Travel South America

Should You Go To Quito?

October 16, 2017
View of trees and cherry blossoms in Plaza Grande, Quito

Quito. 6:30 pm. July 21st, 2017. 

‘Is there anywhere to eat nearby? I asked the receptionist upon check-in.

‘Yes, in the square about 100m away, but you shouldn’t go out alone,’ he replied in a serious tone.

‘What? Why?’ I demanded in frustration. After a long day of travel, I felt hungry enough to eat my fingers.

‘It’s not safe to go out on your own,’ was the grim reply.

‘Perhaps I can eat here,’ I ventured. At this stage, I was starting to feel desperate.

‘The restaurant’s closed, but I can sell you some snacks.’

Minutes earlier, as my taxi pulled up in front of the hotel, I had noticed that the street was empty. Now, looking at the selection of snacks in the glass cabinet beside the reception desk, I had to accept a harsh reality. My food choices were some packets of nuts, a few bars of chocolate and mineral water. It was going to be a long and hungry night. My trip to Ecuador was clearly getting off to a flying start (NOT!).

Quito: The Official Travel Advice 

The following is the official advice of the US State Department website:

Crime is a widespread problem in Ecuador.

Pick-pocketing, robbery, and hotel room theft are the most common crimes.  Tourists have been robbed at gunpoint on beaches and along hiking trails.  Passengers arriving at the Quito and Guayaquil airports have also been targets of armed robberies.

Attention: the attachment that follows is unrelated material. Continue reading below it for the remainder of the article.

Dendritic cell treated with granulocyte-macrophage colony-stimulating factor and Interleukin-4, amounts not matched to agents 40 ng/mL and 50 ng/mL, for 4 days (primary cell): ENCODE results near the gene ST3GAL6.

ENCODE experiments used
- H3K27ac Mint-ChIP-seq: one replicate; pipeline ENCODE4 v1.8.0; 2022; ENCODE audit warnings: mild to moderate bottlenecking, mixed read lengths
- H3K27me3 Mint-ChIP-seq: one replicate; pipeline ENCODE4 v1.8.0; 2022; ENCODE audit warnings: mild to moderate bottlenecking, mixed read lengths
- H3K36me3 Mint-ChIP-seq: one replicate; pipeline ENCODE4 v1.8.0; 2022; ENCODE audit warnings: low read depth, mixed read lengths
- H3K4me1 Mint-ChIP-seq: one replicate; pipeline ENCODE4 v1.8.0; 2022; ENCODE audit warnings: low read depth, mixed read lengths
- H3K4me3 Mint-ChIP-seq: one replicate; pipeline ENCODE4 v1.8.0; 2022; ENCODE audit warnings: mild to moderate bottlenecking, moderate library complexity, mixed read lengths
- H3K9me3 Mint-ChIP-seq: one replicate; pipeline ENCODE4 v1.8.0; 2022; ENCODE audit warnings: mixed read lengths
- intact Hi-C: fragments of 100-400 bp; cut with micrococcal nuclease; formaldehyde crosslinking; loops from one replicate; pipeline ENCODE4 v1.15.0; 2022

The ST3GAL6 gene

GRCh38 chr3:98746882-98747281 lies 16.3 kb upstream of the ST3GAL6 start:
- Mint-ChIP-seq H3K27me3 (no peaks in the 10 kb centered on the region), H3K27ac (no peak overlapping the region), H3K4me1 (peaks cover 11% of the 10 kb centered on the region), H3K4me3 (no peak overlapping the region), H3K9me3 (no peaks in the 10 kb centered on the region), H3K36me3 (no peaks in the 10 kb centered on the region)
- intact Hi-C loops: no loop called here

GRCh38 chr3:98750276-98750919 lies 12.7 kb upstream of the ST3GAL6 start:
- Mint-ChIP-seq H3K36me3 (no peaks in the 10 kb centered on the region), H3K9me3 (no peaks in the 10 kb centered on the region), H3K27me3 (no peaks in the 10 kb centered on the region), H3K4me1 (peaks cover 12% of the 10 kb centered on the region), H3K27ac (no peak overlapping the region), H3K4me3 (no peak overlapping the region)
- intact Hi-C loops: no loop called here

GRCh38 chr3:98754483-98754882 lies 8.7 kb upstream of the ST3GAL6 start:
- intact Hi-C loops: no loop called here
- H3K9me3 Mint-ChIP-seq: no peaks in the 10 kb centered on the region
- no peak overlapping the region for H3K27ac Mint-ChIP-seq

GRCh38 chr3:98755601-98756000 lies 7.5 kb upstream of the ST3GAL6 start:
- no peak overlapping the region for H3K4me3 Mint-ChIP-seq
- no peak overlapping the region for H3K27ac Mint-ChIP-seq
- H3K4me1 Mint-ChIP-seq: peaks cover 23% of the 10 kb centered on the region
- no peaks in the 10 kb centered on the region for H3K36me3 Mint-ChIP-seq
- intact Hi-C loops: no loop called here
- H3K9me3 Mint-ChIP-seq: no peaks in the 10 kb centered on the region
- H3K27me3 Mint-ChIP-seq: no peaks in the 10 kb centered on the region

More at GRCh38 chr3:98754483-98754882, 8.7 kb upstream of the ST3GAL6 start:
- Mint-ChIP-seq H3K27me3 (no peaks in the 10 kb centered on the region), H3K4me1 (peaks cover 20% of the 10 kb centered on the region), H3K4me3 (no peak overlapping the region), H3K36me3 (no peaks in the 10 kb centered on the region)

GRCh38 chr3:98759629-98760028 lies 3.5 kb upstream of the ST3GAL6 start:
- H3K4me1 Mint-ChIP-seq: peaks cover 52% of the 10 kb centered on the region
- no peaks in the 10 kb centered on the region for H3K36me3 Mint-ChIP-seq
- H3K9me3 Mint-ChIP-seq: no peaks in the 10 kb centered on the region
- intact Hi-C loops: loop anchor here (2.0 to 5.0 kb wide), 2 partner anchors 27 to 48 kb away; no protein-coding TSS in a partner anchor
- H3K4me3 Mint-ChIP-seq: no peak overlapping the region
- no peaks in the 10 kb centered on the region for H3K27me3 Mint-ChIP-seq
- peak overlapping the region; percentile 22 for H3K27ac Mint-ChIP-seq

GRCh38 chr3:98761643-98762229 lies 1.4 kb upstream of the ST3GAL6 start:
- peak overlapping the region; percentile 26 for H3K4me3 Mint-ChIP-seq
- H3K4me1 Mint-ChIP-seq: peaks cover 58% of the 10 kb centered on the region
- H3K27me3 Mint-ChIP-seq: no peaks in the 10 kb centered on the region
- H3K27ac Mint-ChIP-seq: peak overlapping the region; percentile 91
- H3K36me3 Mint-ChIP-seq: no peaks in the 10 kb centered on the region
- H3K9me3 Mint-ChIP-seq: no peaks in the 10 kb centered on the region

The advice then goes on to mention a few more minor issues such as theft on public transport, express kidnappings at ATMs, carjackings, sexual assault, violent assault, and the use of ‘incapacitating drugs’.

If that isn’t off-putting enough, then take a look at the UK Foreign Office website which includes these choice words about Quito:

Muggings and pick pocketing are very common. In Quito, take particular care in ‘La Carolina’ and ‘El Ejido’ parks, the districts of ‘La Mariscal’, ‘La Floresta’ and ‘La Marin’, the bus terminals and the old town including the main square and ‘El Panecillo’ hill.

Just about everywhere you might want to go in the city…

The question is clear: Should you go to Quito?

Old City

With my few nibbles and a bottle of water, I climbed to the roof of the hotel. My initial feeling was: What the hell am I doing here?

However, on the roof and despite my hunger, this quickly softened. The rooftops of a Spanish colonial city were visible all around me. In the distance on a hill directly opposite, bathed in a bright white light, shone the Panecillo. It is a symbol of Quito.

The next day I discovered a city that was hard to hate. Its streets provided hours of exploration- steep climbs, religious art, and exquisite colonial architecture. Quito became the first UNESCO World Heritage Site on the planet in 1978 and it was easy to understand why. Plaza Grande must be one of South America’s most impressive central squares. The benches between the palm trees and pink cherry blossoms proved to be the perfect spot to admire the imposing whitewashed buildings that dominate the area.

View of birds in Plaza San Francisco, Quito

One of the best preserved colonial centres in South America

However, with so much more to see, it was impossible to stay long in one place.

Historic Centre